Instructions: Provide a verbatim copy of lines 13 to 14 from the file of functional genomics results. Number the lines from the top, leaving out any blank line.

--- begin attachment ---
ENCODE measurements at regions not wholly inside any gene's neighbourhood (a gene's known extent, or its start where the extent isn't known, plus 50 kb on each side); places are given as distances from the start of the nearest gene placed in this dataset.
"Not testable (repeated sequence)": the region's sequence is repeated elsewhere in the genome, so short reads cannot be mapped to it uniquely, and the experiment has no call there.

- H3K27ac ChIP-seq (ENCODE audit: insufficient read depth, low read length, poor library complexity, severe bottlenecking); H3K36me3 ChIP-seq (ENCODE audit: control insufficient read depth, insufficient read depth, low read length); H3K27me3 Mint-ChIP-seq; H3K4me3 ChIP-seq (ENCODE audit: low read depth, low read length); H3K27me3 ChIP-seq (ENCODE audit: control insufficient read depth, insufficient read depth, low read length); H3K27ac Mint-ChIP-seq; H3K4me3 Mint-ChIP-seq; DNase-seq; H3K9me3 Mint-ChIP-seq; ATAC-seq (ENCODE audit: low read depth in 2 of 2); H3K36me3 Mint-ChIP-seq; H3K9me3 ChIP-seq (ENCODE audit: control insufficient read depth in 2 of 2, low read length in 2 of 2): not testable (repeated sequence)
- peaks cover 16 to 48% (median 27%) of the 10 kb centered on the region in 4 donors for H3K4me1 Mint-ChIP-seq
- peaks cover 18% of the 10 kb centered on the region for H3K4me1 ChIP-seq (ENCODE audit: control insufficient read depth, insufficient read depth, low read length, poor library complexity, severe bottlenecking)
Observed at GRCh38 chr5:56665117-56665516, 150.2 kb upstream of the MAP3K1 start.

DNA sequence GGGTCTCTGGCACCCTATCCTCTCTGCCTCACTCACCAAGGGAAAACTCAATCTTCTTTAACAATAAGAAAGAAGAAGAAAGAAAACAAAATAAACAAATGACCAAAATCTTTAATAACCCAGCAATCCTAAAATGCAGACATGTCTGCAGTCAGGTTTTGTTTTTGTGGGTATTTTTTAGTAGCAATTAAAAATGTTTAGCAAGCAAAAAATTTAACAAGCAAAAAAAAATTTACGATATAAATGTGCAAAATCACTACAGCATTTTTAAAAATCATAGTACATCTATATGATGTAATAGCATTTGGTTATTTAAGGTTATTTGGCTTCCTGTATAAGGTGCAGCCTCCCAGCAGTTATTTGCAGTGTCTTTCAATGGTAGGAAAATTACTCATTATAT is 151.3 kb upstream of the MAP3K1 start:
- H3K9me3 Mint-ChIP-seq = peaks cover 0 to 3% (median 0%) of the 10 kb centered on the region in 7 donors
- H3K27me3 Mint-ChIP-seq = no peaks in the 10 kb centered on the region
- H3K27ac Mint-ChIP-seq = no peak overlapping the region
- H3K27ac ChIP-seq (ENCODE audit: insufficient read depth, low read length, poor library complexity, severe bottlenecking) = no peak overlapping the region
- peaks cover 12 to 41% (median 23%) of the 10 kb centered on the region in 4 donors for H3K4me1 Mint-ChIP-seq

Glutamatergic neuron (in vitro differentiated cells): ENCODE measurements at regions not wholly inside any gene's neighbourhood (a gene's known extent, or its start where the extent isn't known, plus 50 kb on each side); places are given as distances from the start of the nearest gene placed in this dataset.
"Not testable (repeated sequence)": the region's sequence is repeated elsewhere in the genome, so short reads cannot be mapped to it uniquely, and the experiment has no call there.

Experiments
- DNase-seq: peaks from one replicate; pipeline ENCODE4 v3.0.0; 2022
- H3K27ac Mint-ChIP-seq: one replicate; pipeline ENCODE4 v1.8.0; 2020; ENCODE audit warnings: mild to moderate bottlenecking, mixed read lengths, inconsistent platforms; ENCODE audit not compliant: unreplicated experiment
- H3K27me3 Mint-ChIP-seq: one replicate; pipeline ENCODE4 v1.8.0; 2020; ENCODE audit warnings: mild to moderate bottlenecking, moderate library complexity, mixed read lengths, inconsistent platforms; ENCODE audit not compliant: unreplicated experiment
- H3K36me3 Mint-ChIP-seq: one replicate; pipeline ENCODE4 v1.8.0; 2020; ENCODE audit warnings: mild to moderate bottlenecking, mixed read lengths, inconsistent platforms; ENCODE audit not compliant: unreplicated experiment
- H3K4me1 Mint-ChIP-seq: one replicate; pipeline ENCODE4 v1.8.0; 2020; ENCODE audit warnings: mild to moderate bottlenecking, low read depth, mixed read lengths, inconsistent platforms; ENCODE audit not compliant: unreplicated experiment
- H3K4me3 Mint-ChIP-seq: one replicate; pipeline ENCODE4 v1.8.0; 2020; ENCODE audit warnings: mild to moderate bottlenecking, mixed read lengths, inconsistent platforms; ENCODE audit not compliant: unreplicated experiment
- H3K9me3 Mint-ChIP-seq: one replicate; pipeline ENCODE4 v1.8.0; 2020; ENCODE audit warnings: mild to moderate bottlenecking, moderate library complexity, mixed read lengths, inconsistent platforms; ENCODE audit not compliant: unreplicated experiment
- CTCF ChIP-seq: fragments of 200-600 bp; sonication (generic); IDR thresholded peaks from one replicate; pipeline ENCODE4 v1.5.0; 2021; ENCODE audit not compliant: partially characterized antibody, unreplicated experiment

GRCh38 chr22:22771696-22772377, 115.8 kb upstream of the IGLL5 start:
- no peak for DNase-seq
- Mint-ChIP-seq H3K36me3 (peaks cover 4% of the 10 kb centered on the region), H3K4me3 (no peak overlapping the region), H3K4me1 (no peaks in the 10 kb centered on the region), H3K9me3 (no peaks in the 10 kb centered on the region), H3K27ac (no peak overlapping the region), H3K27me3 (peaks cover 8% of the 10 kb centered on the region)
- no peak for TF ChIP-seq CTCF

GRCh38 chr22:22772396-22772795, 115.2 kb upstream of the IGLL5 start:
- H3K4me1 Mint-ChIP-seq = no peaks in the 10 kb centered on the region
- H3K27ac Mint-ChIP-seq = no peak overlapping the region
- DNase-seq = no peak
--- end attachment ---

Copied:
Glutamatergic neuron (in vitro differentiated cells): ENCODE measurements at regions not wholly inside any gene's neighbourhood (a gene's known extent, or its start where the extent isn't known, plus 50 kb on each side); places are given as distances from the start of the nearest gene placed in this dataset.
"Not testable (repeated sequence)": the region's sequence is repeated elsewhere in the genome, so short reads cannot be mapped to it uniquely, and the experiment has no call there.